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  1. It could be argued in today’s world that everyone’s an attention whore. It’s kind of the nature of how we live our lives thanks to reality television, social media and these ephemeral channels of attention and fame. There are times when I consider my blog and think, “At least I have this detailed and deep-rooted archive, instead of tweets that are here today, gone tomorrow.” I definitely agree that when we really lean in to the art of storytelling, we move beyond that “look at me” mentality and start to do the real work as bloggers of connecting with others. Great post.

  2. Interesting share. I would agree with the gentleman about the reason behind the shares and sharing within reason for a purpose. I know for myself when I decided to go the blog route it was for sharing of information and uplifting it wasn’t for wow is me and drama. I am also a very private person so when I do share a personal matter it is very minimal, just enough to get point across. Yetti another good one!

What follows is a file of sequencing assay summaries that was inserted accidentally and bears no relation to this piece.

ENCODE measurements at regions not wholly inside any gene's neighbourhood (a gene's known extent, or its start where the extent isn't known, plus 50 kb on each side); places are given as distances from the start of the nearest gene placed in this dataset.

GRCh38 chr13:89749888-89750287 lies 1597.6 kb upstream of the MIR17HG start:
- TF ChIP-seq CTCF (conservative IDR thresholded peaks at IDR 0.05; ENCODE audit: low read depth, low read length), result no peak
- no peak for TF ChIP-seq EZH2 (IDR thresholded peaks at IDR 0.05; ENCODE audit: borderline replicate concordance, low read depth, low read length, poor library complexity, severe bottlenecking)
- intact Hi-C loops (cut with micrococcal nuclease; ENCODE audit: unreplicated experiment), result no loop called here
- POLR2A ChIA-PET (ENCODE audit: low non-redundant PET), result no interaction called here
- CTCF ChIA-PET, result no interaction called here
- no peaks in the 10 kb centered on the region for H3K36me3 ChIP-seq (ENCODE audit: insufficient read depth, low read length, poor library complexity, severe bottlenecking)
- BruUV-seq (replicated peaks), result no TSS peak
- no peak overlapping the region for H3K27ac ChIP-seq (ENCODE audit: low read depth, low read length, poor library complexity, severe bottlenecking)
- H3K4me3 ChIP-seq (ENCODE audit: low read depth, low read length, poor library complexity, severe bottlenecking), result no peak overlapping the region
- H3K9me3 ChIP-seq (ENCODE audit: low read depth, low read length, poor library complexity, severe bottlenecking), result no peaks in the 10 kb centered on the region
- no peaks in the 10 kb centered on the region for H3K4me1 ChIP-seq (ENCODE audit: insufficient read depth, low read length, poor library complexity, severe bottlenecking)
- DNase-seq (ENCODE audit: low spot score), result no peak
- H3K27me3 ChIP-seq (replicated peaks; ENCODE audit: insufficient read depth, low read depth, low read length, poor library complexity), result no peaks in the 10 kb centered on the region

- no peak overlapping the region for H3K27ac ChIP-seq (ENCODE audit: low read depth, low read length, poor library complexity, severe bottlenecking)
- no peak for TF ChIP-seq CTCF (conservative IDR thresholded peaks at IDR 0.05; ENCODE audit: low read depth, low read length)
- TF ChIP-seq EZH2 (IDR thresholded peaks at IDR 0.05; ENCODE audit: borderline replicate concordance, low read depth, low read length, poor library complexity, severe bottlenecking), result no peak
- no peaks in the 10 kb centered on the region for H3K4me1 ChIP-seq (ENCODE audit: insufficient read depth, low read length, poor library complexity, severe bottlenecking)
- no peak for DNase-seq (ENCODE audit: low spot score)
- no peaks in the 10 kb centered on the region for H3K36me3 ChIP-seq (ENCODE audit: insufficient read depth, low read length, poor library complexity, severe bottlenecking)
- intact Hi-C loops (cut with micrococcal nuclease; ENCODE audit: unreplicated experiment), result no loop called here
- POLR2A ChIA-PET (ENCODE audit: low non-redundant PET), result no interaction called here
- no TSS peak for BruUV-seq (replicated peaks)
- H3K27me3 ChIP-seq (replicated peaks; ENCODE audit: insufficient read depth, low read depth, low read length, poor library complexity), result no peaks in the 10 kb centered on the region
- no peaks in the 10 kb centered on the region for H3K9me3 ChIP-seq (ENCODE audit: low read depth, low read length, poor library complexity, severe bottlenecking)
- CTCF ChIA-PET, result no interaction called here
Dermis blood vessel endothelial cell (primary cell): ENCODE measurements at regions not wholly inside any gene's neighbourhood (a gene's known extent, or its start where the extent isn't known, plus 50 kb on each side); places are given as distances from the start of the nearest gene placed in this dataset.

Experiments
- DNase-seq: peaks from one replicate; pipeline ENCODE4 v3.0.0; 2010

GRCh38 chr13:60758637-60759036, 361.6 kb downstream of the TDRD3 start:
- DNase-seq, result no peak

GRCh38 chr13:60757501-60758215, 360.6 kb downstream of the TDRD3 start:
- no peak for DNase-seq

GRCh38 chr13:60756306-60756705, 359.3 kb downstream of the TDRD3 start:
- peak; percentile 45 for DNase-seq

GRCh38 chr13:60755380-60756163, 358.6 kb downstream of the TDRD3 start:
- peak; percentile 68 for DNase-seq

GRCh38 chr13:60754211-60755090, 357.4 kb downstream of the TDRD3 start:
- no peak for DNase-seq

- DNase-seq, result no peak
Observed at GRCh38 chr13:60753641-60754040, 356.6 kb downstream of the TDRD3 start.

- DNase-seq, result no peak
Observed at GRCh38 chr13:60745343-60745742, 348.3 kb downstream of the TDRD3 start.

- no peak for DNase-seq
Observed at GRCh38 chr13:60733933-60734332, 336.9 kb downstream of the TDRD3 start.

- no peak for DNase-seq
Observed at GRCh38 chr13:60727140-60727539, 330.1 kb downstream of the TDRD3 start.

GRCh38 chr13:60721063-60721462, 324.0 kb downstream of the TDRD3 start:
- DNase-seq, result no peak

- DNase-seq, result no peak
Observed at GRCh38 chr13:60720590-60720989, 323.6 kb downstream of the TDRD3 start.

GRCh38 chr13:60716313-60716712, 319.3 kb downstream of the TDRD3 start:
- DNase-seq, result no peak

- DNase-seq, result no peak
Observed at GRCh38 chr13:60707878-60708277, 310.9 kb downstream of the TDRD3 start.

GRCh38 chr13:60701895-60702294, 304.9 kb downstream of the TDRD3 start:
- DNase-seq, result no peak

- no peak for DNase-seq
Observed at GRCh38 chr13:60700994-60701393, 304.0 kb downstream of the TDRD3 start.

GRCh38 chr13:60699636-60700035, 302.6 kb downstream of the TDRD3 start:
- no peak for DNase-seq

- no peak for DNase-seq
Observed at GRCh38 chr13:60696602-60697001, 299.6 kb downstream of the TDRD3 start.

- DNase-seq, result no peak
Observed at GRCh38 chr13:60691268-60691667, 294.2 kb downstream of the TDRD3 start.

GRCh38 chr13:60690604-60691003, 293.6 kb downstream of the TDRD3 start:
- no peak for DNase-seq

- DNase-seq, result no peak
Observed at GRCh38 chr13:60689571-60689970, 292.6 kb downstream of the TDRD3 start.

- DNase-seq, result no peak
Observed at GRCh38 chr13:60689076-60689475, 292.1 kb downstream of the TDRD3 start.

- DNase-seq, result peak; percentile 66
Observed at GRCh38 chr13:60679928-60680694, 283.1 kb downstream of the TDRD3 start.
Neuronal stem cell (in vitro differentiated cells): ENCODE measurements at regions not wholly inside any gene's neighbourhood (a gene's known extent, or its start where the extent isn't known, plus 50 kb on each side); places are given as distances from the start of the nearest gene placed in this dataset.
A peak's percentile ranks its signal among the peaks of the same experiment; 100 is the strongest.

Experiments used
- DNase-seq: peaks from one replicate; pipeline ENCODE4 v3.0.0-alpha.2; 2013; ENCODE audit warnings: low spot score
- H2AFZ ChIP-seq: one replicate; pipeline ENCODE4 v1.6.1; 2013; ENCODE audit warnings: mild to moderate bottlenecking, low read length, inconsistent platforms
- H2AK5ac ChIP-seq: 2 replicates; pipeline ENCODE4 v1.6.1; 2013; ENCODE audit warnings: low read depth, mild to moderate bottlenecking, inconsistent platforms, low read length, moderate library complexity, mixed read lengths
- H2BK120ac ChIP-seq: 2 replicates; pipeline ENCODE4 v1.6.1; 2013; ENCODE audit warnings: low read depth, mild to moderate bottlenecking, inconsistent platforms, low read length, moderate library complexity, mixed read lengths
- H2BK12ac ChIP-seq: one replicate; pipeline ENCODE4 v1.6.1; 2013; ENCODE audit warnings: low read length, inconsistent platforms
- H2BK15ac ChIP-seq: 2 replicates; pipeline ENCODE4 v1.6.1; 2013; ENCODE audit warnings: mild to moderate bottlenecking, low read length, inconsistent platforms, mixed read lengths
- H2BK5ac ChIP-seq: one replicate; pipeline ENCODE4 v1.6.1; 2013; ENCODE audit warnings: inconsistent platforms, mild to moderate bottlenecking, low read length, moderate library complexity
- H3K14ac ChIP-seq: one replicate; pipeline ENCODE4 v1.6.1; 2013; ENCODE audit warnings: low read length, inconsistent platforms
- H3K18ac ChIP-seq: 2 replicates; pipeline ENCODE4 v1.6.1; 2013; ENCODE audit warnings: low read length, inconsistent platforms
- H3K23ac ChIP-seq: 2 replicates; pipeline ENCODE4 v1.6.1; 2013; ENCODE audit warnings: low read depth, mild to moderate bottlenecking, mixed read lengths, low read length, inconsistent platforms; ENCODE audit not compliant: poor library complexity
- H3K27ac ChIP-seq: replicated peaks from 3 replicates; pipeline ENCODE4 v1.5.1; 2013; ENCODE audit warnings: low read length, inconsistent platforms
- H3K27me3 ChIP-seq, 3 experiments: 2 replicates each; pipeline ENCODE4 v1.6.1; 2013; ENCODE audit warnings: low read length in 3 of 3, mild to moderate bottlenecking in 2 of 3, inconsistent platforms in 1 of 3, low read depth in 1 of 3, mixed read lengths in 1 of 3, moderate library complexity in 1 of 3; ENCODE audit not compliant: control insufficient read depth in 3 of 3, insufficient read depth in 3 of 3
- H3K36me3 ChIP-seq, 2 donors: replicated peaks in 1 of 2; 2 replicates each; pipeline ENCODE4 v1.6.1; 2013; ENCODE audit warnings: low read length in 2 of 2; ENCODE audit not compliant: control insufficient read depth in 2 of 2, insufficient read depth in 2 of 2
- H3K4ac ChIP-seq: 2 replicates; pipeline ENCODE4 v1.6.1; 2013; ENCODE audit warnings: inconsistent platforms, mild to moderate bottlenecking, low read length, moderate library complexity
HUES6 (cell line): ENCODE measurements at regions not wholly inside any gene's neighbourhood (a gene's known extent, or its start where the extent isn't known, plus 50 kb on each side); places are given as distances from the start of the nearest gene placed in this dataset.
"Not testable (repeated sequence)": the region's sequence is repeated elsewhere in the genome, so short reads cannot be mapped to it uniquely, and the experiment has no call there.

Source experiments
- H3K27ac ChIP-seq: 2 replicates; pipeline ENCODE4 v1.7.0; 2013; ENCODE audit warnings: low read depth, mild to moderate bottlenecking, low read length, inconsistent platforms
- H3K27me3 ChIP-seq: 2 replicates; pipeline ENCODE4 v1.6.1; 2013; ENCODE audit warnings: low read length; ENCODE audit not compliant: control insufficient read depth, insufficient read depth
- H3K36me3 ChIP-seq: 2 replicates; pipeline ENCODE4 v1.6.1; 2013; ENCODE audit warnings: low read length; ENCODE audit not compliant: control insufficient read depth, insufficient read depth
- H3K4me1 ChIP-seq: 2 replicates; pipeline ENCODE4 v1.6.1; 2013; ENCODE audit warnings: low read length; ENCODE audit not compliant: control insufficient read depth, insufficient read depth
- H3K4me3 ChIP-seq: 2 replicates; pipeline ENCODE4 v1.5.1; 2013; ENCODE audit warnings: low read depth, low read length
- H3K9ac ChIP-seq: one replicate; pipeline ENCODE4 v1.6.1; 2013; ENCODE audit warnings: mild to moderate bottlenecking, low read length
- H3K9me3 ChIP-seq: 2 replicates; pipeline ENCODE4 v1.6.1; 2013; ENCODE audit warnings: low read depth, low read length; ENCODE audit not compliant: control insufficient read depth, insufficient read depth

3. I don’t think actors get called attention whores, or authors, or producers, or musicians, not simply by virtue of doing what they do. Artists do not get called attention whores for being artists. But somehow there is this perception that writers – people who tell THEIR stories, not, say, novelists – are in it for the personal glory, that they just like the sound of their own voice, that navel-gazing is there number-one hobby.

    I don’t understand how an art as valid as any other makes us attention whores, but like you said – some people don’t understand storytelling. And frankly, those are the people I worry about, because they’re people who aren’t able to see the value in other people’s stories. It’s too bad for them; I think they’re the ones missing out on hearing so many beautiful perspectives & experiences.

  4. 100% agree. I believe in the power in storytelling. it’s crazy that folks are not able to see blogging as another medium. as others have already said, it’s no different from being an author of a book, or a screenwriter, or a musician? i think the agency employed through blogging makes folks uneasy. for so long art was curated by a select few, even music, but once the creators began curating then a stigma is attached to the work. I mean look at the way folks reacted to Drake selling his “mixtape” lol. I hope I didn’t lose you but I see a connection.